The paper becomes transparent – and has properties such as plastic

The KTH researcher has found a method for quickly converting wood fibers into a strong and transparent nanopaper – in a process that can be commercialized. At the same time, the material protects the food as effectively as plastic.

A wood fiber consists of small cellulose nanofibrils – and the research world has used them for decades, but few products have succeeded in taking the step from the laboratory to industry.

Yunus Can Görür is a research student at KTH, and he has developed a new method that circumvents the conventional process.

In a few minutes you have a nanopaper. The material keeps out moisture, oxygen and can contain the gases that the food industry uses to keep food fresh. According to the researcher, the transparency is as good as with plastic.

– If you put it directly on a product, there is no difference from plastic. I replaced the plastic in a typical pasta box where you can see the pasta through a small window, and it looks identical. At the same time, the material is very strong, and it has better properties than plastic as a barrier. Plastic protects well against water but not as well against oxygen – this material is effective in both areas, says Yunus Can Görür.

New method: two steps

Bleached pulp fibers are modified in two oxidation processes, in a combination that has not been used before.

– By raising the pH value, the fibers fall apart into nanofibrils. The material becomes strong, more transparent and forms a barrier. We can do this in a matter of seconds rather than hours, and this is what has been the main problem – because time is money in all industrial processes. There have been so many good materials in the laboratories but no practical ways to put them into production. In that respect, this project is an attempt to give the wood fibers a chance to compete with plastic. Not only in terms of properties, but also in the fact that the material can be manufactured at a reasonable speed, says Yunus Can Görür to ​​Ny Teknik.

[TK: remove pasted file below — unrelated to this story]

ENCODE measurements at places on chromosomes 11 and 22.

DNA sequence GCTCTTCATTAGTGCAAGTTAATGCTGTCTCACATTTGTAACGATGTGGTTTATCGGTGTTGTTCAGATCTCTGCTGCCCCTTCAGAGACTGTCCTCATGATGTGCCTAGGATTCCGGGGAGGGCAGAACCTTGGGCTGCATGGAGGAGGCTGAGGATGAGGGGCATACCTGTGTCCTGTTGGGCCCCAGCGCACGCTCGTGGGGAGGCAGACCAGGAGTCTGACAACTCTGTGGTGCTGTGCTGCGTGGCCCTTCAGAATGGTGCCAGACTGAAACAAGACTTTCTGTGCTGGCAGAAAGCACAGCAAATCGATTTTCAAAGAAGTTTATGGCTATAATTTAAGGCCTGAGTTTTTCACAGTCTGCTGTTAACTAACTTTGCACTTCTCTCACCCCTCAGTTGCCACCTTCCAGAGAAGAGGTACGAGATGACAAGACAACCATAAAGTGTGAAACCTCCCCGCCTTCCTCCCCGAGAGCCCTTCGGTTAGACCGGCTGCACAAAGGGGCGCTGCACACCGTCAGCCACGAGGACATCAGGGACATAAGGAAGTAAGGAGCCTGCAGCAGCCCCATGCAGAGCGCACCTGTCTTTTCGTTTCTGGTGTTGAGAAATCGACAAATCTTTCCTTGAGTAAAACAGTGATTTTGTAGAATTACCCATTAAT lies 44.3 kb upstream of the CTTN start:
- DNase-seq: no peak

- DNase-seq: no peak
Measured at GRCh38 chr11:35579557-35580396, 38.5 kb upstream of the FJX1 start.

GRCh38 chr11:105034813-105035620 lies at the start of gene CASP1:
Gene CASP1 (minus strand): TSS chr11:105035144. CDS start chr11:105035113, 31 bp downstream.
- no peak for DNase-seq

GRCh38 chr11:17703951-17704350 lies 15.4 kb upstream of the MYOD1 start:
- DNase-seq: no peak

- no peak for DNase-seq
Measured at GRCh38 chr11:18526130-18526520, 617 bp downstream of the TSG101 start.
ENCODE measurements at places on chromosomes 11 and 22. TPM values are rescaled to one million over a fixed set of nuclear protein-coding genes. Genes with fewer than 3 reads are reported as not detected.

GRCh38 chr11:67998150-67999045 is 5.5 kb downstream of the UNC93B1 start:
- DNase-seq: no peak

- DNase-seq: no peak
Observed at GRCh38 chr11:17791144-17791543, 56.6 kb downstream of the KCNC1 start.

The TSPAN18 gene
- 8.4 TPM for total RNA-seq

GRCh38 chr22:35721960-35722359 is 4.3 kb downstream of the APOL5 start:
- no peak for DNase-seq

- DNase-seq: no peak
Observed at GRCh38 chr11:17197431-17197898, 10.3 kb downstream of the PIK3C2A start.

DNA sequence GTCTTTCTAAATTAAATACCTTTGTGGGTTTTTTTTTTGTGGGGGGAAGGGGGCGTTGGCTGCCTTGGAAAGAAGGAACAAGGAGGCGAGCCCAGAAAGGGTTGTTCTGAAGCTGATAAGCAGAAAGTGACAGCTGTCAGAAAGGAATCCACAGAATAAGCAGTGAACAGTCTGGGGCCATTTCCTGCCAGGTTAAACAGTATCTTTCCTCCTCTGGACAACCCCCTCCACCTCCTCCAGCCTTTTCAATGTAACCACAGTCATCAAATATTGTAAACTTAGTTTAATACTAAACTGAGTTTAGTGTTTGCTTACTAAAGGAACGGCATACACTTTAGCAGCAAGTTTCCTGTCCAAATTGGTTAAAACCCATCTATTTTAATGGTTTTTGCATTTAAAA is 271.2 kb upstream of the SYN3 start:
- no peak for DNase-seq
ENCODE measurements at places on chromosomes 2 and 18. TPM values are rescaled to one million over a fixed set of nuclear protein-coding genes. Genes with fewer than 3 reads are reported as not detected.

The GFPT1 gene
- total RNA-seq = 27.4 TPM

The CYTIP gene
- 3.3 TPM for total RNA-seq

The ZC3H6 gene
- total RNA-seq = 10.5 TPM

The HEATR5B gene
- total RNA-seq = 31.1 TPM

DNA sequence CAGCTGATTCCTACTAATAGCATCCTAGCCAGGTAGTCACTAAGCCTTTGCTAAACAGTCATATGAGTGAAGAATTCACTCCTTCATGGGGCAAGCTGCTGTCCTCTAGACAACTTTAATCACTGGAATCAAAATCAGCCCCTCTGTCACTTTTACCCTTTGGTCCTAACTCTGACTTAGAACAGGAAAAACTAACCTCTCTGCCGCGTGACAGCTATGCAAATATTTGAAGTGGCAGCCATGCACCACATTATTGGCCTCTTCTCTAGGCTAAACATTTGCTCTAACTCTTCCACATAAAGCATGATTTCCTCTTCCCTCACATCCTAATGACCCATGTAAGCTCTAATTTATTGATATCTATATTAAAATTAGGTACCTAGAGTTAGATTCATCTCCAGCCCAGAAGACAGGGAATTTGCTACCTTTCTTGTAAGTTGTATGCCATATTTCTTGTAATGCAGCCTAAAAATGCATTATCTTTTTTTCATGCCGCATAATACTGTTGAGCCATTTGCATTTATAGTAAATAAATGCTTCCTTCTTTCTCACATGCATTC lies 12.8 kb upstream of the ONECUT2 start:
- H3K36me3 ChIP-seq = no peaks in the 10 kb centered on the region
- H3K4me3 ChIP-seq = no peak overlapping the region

Yunus Can Görür is a research student at KTH. Photo: Yunus Can Görür
Time is money in all industrial processes. There have been so many good materials in the laboratories but no practical ways to put them into production.

At a low pH value, the paper acts as one might expect, but in a weakly basic environment the cellulose fibers swell. In the first step, carboxylic acid renders all nanofibrils negatively charged, which means that they are pushed apart. And in the second stage, the structure of the swelling fibers is weakened so that they rupture and release the nanofibrils.

Recycling is an important factor in the environmental profile, and while the paper is strong when used, recycling is simple – you only need to increase the pH level slightly for the paper to degrade.

Takes several years before it reaches the end consumer

So-called odor studies remain, but Yunus expects no problems there. His nanopaper is water-based and in the process only the surface layer is modified, a total of 20 percent of the material. Cellulose is already used for this in medicine capsules and as a thickener in food and cosmetics.

The new manufacturing method is patent-pending together with Billerud Korsnäs AB, which is the project’s industrial partner, but it will be a long time before the nanopaper can reach consumers.

– For this project to get from the laboratory to the store shelf, you have to count on 5-10 years, as with all innovations, he says.

Yunus describes, however, that the project is a platform that can be used for a variety of other things. Among other things, KTH has demonstrated that their material can be used as a smart filter. At a low pH, everything can get through the paper, but if you then increase the pH level, the fibers swell, which prevents a flow-through. You can also mix the material with clay to make fireproof paper.

– Now we are working on being able to use these materials to make anodes for batteries.

The material is strong and can be manufactured quickly. You can mix them with leading materials such as graphite and create renewable bio-batteries, says Yunus Can Görür.

In his work, he has been supervised by Associate Professor Per Larsson and Professor Lars Wågberg at KTH.

Source: Nyteknik – Senaste nytt by

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